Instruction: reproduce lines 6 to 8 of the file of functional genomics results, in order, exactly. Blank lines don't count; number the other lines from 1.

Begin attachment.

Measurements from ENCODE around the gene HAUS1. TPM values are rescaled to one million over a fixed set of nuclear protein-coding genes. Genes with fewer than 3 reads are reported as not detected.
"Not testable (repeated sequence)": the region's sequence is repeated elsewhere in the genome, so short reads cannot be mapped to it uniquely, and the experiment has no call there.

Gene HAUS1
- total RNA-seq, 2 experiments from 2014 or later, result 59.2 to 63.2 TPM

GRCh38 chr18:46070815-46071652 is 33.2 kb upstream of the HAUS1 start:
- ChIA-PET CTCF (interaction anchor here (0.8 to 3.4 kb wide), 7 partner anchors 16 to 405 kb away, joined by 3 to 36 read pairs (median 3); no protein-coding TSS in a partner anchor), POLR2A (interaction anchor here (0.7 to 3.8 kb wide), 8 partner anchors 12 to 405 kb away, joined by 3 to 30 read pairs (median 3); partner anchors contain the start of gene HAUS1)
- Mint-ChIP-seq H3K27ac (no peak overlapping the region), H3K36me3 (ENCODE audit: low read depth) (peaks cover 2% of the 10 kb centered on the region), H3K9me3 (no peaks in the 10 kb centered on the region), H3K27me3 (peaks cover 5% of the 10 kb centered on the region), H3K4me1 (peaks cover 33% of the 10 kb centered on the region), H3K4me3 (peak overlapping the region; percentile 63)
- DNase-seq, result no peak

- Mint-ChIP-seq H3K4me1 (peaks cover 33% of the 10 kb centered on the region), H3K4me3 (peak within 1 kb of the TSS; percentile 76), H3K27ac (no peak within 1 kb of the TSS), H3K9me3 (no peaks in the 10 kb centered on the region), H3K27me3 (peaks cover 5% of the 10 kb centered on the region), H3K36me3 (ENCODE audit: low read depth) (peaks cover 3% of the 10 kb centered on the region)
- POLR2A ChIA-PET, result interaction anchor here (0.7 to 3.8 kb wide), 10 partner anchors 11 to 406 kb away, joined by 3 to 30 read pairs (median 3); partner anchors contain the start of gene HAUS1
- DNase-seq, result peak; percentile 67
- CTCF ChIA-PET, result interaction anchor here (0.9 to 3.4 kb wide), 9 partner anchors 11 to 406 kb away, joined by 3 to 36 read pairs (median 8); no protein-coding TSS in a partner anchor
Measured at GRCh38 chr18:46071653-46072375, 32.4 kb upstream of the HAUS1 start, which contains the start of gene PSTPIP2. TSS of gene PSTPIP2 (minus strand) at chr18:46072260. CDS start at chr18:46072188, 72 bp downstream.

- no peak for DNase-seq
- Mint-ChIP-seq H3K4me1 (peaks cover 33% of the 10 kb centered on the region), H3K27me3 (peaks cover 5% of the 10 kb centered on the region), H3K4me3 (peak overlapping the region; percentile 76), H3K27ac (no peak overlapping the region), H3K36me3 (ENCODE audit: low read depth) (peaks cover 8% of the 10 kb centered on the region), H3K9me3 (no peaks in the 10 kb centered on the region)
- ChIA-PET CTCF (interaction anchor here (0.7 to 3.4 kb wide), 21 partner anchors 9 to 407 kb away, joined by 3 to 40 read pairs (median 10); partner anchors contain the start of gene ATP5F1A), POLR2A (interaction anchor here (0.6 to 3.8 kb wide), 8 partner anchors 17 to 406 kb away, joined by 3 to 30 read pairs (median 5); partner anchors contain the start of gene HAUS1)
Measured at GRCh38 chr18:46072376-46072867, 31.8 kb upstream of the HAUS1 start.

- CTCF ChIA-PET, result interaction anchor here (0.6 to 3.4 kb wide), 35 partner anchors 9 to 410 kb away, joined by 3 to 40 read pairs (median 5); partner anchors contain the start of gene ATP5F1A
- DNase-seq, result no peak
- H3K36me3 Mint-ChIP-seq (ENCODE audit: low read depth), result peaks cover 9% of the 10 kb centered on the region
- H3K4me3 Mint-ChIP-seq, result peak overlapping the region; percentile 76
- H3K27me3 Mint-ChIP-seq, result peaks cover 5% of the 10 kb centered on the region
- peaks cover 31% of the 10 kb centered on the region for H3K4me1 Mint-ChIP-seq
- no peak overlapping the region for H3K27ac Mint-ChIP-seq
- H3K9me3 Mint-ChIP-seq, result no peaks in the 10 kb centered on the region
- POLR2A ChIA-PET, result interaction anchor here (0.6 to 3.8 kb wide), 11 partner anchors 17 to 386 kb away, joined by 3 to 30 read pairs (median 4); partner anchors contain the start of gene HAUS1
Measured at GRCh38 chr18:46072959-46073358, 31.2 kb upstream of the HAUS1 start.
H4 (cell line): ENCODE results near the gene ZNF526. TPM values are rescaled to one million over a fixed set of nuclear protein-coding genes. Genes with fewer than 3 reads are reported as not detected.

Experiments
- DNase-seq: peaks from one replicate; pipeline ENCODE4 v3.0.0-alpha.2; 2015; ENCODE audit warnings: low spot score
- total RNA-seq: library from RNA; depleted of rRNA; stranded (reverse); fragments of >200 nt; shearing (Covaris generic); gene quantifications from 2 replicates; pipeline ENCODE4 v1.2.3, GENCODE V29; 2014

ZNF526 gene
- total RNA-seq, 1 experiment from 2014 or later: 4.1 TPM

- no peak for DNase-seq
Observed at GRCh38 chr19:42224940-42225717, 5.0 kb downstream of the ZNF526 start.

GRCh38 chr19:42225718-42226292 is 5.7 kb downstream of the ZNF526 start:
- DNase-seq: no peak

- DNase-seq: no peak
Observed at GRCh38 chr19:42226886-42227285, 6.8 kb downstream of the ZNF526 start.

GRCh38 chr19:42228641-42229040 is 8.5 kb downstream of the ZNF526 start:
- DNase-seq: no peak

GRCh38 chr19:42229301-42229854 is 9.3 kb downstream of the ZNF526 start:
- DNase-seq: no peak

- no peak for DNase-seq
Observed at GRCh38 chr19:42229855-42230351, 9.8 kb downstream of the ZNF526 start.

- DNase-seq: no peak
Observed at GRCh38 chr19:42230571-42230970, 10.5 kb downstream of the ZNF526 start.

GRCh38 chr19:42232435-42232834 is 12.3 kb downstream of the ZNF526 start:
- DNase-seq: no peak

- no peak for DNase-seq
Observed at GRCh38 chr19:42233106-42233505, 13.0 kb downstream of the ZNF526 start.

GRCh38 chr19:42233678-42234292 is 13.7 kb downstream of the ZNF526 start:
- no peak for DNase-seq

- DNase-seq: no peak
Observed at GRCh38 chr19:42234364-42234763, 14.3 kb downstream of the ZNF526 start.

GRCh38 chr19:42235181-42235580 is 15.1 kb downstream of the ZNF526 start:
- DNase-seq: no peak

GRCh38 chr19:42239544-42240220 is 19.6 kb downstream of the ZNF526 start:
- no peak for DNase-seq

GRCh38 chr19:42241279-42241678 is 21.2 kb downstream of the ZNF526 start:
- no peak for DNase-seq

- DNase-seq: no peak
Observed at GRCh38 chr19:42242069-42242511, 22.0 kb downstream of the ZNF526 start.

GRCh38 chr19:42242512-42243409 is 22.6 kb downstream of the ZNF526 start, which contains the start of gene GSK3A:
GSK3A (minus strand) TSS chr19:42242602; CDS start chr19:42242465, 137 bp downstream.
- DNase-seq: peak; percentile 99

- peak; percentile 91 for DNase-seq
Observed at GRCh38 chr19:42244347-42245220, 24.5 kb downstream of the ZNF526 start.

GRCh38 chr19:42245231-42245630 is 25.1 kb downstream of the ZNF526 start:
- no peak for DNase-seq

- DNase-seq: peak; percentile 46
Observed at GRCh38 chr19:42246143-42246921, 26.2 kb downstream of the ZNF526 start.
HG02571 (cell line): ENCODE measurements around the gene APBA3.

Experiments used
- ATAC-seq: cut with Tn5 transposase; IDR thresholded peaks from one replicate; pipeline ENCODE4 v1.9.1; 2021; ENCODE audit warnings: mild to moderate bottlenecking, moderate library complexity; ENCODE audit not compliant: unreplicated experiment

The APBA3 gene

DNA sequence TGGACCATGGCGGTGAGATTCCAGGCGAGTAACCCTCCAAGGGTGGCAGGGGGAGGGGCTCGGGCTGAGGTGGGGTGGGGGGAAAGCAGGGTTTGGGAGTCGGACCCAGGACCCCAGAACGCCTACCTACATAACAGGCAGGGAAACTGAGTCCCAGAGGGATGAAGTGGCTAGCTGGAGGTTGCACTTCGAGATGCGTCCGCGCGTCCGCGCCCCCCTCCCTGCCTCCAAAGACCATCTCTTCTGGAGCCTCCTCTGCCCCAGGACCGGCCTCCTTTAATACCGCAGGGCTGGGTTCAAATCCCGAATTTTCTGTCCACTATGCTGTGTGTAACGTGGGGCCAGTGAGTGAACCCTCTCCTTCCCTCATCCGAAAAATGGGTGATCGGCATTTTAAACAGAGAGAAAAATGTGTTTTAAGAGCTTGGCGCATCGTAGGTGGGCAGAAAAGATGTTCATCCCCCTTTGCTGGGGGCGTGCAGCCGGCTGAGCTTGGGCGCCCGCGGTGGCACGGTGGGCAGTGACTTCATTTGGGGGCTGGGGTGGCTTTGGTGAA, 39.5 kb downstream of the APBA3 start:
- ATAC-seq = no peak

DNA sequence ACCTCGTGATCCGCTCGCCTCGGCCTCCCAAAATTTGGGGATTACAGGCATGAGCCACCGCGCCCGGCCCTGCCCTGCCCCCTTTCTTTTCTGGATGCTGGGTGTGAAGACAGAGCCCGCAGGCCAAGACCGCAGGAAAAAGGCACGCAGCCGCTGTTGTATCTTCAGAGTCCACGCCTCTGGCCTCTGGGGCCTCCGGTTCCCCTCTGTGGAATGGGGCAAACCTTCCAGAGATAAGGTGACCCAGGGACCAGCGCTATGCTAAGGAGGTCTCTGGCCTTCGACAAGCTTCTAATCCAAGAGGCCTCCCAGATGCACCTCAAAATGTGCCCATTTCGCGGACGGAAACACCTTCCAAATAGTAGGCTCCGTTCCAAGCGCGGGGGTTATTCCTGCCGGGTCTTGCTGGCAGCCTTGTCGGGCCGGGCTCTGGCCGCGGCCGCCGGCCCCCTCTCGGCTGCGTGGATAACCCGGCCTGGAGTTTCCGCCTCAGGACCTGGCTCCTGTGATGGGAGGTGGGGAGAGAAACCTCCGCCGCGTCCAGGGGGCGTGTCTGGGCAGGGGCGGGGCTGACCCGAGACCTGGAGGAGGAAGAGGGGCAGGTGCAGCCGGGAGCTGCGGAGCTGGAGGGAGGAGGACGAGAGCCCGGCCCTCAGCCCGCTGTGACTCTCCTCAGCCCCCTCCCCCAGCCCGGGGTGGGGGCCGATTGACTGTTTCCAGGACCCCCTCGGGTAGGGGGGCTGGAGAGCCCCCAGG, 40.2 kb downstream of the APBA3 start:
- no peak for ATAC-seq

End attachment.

- ChIA-PET CTCF (interaction anchor here (0.8 to 3.4 kb wide), 7 partner anchors 16 to 405 kb away, joined by 3 to 36 read pairs (median 3); no protein-coding TSS in a partner anchor), POLR2A (interaction anchor here (0.7 to 3.8 kb wide), 8 partner anchors 12 to 405 kb away, joined by 3 to 30 read pairs (median 3); partner anchors contain the start of gene HAUS1)
- Mint-ChIP-seq H3K27ac (no peak overlapping the region), H3K36me3 (ENCODE audit: low read depth) (peaks cover 2% of the 10 kb centered on the region), H3K9me3 (no peaks in the 10 kb centered on the region), H3K27me3 (peaks cover 5% of the 10 kb centered on the region), H3K4me1 (peaks cover 33% of the 10 kb centered on the region), H3K4me3 (peak overlapping the region; percentile 63)
- DNase-seq, result no peak